Colon Cancer – Risks, Treatment, and Prevention

by Sophia McMullen
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Colon Cancer - Risks, Treatment, and Prevention

If you think you may have colon cancer, you need to know what to expect from treatment. Read on to learn about the risks of colon cancer, its treatment, and how to spot the early signs of the disease. The information provided here is not intended to be comprehensive and is meant to serve as a guideline only. Consult a doctor for more information. In some cases, the doctor may perform surgery on the patient. To avoid complications, consult a doctor before undergoing surgery.

Treatment options

There are several treatment options available for colon cancer. While some treatments, such as chemotherapy, are effective at shrinking the tumor, others aren’t. In some cases, surgery is necessary to relieve blockages or other complications caused by cancer. Another option is diverting colostomy, a surgical procedure that cuts part of the colon above the cancerous area and attaches it to the opening of the skin. These two treatments can be life-saving in some cases.

Surgery is one of the most common treatments for colon cancer. The surgeon will remove part of the colon, including nearby lymph nodes. He will then reattach the colon to the rectum. Alternatively, he or she may perform a colostomy, an opening in the abdominal wall that allows waste to be drained. Colonostomy procedures may be temporary or permanent, and may be followed by chemotherapy.

Risk factors

Some risk factors for colon cancer include age and obesity. People with a large waistline and those who smoke are at higher risk. A sedentary lifestyle is also associated with an increased risk. Physical activity, including walking for 30 minutes per day, can decrease your risk. Also, limiting your intake of red meat, processed meat, and sugary drinks is beneficial. Smoking is a risk factor for colon cancer, but avoiding it is not impossible. Many support groups are available to help you quit.

Genetics play an important role in colon cancer risk. Known as Lynch syndrome, this disorder results from the failure of genes to repair DNA. Several genetic changes have been linked to Lynch syndrome, which raises the risk for colon cancer. Genetic testing can identify family members at higher risk for colon cancer. Genetic counseling can also help determine the risk factor for colon cancer. This information is helpful for deciding whether to get screened for colon cancer.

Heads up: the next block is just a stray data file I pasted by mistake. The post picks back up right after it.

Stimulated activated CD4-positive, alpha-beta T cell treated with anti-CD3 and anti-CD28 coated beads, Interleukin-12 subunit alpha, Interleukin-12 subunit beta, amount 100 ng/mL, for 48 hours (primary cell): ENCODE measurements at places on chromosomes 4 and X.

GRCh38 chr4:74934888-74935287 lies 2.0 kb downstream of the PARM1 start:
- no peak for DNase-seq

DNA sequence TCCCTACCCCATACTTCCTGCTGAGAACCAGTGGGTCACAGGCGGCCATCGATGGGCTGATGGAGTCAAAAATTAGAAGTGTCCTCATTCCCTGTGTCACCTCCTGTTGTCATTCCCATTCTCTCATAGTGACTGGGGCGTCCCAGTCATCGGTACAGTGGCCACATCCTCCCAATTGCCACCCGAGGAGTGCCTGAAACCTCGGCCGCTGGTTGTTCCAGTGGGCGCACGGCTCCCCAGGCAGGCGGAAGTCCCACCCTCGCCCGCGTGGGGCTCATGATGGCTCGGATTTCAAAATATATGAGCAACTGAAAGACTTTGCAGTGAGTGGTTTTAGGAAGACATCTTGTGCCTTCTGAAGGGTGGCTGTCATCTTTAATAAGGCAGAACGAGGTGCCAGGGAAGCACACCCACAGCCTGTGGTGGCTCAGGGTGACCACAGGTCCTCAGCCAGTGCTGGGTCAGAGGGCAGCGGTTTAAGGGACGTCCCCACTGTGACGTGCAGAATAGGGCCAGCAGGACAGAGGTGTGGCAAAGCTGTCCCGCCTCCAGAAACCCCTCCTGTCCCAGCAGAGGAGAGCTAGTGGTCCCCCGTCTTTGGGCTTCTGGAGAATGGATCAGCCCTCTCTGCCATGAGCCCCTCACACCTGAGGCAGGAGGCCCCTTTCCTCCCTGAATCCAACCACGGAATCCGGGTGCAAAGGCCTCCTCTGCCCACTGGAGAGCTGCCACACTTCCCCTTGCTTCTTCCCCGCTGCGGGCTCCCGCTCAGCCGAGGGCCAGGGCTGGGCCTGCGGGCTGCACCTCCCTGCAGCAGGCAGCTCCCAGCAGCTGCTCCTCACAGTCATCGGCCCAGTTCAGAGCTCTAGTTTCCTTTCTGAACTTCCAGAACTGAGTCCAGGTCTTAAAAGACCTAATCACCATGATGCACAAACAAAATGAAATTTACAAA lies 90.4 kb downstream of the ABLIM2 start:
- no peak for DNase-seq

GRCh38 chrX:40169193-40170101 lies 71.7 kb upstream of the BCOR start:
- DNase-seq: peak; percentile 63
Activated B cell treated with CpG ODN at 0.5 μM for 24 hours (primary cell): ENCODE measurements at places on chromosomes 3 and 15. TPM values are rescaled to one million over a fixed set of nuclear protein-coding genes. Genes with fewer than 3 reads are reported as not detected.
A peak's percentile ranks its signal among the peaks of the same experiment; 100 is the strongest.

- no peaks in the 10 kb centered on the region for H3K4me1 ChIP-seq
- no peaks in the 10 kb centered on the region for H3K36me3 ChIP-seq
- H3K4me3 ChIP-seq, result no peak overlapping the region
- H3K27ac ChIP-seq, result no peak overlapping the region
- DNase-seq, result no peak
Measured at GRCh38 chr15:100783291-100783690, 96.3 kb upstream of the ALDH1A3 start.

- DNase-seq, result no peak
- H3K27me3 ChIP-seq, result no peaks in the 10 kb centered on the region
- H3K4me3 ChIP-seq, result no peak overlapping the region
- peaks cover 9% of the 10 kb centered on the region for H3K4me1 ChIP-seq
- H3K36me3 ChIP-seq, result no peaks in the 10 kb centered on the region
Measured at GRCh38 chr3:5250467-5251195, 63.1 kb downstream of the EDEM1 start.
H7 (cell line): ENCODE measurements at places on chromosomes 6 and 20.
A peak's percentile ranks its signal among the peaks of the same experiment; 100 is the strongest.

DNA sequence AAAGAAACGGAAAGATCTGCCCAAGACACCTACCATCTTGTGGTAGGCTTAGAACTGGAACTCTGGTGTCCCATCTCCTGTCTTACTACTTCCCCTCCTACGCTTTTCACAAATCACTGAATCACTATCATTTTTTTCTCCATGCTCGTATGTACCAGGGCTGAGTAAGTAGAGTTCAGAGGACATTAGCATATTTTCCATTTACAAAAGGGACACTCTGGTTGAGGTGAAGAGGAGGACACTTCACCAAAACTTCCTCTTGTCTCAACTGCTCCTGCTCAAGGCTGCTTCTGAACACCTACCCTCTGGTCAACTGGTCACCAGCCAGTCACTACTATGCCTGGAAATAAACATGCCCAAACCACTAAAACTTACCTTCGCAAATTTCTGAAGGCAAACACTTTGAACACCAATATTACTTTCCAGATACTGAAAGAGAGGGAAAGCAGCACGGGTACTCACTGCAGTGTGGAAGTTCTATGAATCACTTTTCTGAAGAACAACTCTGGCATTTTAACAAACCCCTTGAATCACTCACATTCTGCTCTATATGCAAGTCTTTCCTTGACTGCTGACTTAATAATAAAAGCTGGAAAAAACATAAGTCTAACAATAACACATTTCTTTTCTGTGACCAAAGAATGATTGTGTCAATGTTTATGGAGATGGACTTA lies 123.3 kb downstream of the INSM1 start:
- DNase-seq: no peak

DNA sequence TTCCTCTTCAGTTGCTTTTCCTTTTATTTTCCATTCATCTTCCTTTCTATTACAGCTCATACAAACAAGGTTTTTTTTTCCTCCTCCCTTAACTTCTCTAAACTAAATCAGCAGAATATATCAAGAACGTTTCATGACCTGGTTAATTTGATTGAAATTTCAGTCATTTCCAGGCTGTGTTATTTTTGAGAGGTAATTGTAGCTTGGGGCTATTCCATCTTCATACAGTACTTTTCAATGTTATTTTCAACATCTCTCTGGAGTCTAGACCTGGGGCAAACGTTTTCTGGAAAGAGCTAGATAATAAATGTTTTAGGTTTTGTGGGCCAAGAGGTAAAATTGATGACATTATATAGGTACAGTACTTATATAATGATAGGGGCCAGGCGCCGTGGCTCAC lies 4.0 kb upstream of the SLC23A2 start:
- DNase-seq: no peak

Diagnosis

The diagnosis of colon cancer varies widely depending on its stage and the risk factors that lead to it. It may not invade local lymph nodes, but it may have spread to distant organs. In rare cases, it may even come back to the colon after treatment. The first step is to determine the exact stage. Stage 0 cancers have not spread beyond the colon’s inner layers. Stage 1 cancers have already spread to one or more lymph nodes. The second stage is known as carcinoma in situ. Stage 2 and stage 3 cancers have spread to distant organs, but may still be localized.

The treatment for colon cancer depends on its stage and type. Your doctor will determine the best course of treatment for you based on your specific case. Surgery is generally the main treatment option for early-stage colon cancer, although other treatments, such as polypectomy, may also be offered. In addition to surgery, other options include radiation and other therapies. Treatment for colon cancer depends on its stage, overall health, and symptoms. Patients who have early-stage colon cancer may undergo a polypectomy, which removes a polyp that has become cancerous.

Treatment

When a patient develops colon cancer, treatment options include surgery and chemotherapy. Surgical methods include a partial colectomy, which removes the cancer and some healthy tissue around it. This procedure is often used if the cancer has spread to the rectal wall. Chemotherapy involves using drugs to destroy cancerous tumors. Surgical treatments can also increase their effectiveness. Listed below are some of the most common types of colon cancer treatment.

Surgery is a popular treatment option for colon cancer. While surgery is unlikely to cure the condition, it can prolong a patient’s life if it removes a small area of the colon or nearby lymph nodes. If the cancer has spread to other parts of the body, however, surgery is still an option. The surgeon may use a stent to keep the colon open, while an advanced form of surgery called diverting a colostomy will cut the colon above the cancer level and attach it to the skin opening.

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